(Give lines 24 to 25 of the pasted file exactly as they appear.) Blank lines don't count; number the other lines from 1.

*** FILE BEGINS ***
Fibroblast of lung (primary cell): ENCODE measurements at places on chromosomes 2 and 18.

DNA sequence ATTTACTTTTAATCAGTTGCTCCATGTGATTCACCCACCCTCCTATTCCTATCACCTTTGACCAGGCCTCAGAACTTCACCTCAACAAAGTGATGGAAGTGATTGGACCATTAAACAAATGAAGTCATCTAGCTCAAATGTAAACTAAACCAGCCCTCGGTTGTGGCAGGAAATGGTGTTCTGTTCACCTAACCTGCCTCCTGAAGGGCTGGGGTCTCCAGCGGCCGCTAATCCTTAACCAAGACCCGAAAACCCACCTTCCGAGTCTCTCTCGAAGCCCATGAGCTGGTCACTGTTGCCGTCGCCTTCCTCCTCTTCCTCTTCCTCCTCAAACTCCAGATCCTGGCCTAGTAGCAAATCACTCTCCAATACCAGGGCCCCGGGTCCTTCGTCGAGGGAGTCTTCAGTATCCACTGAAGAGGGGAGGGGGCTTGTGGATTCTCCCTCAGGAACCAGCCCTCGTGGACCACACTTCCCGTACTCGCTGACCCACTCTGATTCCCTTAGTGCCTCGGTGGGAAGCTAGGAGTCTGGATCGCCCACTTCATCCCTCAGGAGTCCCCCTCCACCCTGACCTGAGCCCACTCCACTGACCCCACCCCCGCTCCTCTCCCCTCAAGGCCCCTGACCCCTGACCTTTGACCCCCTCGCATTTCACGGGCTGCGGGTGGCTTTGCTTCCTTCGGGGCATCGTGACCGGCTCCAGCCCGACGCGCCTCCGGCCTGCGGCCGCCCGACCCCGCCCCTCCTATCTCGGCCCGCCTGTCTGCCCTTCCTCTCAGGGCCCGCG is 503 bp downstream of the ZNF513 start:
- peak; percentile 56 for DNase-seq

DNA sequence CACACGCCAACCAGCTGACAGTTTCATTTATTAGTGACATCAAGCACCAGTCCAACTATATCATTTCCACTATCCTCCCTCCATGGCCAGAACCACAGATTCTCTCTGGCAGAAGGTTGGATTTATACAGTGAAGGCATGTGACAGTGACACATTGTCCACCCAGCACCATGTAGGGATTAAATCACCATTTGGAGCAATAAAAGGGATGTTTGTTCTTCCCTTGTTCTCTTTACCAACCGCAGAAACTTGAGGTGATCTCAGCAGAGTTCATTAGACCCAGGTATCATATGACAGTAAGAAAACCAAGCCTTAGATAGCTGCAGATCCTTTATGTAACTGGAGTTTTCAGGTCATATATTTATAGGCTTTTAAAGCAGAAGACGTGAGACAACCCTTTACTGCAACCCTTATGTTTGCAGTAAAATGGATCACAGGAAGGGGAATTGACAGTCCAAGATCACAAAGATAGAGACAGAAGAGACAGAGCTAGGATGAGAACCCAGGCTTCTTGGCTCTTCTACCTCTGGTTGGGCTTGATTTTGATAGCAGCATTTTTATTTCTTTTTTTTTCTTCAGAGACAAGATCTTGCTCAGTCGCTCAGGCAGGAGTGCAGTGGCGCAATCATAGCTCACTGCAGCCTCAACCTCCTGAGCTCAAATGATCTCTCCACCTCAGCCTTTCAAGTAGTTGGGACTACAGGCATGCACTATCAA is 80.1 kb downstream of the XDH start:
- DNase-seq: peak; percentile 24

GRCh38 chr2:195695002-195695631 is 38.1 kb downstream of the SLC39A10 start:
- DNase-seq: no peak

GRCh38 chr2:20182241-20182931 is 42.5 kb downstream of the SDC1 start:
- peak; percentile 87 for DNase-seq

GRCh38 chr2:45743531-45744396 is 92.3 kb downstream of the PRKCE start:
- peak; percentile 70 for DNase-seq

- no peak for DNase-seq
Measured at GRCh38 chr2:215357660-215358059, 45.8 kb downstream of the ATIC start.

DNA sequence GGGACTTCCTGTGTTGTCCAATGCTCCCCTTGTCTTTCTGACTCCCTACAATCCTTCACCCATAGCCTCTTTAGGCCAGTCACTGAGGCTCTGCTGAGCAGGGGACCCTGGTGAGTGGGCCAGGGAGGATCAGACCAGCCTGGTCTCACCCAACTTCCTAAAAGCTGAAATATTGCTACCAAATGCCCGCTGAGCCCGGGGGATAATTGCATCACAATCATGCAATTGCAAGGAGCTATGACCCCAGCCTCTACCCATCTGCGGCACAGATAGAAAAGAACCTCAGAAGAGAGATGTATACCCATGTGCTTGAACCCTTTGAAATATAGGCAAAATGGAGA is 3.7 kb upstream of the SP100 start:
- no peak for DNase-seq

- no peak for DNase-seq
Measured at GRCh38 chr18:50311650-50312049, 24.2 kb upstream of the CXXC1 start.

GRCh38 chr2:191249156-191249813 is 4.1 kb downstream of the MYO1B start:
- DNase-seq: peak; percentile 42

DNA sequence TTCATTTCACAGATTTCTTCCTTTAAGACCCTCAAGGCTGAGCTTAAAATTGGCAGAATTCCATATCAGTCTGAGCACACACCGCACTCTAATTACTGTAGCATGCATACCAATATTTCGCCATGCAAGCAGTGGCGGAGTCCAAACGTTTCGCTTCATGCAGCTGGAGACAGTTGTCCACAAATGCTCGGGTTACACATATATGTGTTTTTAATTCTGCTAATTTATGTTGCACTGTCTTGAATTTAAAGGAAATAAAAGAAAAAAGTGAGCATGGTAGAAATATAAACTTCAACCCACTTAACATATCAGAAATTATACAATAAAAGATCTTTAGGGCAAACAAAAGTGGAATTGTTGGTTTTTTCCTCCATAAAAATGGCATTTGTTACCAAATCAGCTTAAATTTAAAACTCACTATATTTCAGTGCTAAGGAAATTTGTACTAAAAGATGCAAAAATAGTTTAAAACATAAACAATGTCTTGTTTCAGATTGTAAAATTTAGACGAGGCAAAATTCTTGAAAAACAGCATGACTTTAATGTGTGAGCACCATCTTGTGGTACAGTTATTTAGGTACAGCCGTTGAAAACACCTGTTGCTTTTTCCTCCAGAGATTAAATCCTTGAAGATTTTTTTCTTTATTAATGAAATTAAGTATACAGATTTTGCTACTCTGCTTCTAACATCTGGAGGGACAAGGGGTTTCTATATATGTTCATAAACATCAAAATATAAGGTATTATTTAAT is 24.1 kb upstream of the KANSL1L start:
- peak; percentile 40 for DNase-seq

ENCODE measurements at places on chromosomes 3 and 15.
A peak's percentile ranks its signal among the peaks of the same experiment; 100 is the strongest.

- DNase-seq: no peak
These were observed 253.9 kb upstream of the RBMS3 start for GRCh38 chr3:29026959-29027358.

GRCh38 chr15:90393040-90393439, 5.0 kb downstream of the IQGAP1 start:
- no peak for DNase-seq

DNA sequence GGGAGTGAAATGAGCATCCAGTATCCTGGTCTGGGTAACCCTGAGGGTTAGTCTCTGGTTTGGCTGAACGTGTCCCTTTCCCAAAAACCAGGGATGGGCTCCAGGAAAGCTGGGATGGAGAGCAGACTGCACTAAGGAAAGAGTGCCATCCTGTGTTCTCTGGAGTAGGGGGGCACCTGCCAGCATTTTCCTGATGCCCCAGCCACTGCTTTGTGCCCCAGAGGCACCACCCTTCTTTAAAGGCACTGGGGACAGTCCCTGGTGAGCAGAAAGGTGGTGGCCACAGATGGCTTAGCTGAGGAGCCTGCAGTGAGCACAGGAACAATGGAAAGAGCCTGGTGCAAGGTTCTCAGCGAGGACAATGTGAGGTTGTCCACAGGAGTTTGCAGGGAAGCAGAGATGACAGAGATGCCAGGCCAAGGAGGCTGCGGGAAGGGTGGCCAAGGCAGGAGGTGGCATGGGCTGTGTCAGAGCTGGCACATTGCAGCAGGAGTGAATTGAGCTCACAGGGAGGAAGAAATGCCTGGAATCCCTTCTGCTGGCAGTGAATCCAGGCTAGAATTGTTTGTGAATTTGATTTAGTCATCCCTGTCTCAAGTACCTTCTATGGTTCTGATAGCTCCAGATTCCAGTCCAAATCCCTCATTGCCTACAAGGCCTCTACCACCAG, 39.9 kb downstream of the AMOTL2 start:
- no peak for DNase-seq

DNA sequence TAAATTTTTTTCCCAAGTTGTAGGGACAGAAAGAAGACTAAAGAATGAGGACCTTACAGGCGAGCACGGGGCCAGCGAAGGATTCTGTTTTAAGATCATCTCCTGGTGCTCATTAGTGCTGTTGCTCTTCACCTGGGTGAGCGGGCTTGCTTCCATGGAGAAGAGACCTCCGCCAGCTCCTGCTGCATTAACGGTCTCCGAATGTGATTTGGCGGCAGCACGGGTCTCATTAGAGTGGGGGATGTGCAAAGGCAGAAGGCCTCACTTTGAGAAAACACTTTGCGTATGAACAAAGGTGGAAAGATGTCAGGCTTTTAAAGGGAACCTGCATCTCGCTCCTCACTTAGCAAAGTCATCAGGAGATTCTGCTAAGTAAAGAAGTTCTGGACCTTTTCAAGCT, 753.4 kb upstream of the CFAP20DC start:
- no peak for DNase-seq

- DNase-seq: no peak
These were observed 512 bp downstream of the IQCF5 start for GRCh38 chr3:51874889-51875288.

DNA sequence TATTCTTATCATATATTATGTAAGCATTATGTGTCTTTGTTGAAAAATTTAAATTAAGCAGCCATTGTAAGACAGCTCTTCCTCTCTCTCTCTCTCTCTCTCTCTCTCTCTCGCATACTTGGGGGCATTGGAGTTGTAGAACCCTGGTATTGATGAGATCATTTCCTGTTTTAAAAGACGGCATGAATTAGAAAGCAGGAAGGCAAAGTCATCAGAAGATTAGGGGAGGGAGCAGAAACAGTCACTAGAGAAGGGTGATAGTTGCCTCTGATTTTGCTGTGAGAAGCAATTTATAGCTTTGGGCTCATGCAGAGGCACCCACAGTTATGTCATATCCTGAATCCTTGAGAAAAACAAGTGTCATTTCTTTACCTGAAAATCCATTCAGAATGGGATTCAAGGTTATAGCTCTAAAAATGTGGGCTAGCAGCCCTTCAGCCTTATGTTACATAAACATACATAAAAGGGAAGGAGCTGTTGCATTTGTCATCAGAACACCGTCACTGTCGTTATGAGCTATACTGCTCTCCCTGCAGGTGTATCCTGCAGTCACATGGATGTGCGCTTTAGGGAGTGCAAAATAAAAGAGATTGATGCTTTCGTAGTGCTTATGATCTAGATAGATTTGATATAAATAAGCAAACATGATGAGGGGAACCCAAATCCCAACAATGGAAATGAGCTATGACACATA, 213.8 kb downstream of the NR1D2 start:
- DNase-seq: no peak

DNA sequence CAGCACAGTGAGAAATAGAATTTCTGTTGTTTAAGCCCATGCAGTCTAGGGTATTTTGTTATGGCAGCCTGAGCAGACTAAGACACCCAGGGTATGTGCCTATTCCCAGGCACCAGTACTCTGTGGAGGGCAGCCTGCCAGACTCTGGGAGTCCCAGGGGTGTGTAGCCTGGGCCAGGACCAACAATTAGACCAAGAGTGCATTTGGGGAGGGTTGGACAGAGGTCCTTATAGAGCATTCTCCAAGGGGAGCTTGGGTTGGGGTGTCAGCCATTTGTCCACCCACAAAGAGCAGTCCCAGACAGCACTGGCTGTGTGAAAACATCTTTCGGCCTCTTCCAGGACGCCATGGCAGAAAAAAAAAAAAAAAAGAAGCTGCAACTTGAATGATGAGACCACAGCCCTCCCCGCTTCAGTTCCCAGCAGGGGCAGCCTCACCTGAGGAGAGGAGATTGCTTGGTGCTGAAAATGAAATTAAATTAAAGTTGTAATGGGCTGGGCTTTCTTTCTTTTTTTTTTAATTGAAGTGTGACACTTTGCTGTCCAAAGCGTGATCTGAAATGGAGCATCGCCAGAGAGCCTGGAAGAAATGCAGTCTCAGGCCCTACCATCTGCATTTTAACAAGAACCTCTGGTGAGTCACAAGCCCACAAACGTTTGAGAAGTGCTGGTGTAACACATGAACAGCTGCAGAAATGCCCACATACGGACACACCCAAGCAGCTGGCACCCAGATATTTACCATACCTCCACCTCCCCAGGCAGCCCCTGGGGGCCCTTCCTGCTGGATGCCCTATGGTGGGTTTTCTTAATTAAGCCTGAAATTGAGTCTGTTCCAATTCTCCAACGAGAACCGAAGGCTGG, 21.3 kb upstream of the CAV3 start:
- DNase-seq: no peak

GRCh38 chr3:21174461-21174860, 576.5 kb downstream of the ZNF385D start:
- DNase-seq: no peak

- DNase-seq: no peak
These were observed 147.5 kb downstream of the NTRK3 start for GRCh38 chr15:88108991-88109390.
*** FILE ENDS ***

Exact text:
- DNase-seq: no peak
These were observed 253.9 kb upstream of the RBMS3 start for GRCh38 chr3:29026959-29027358.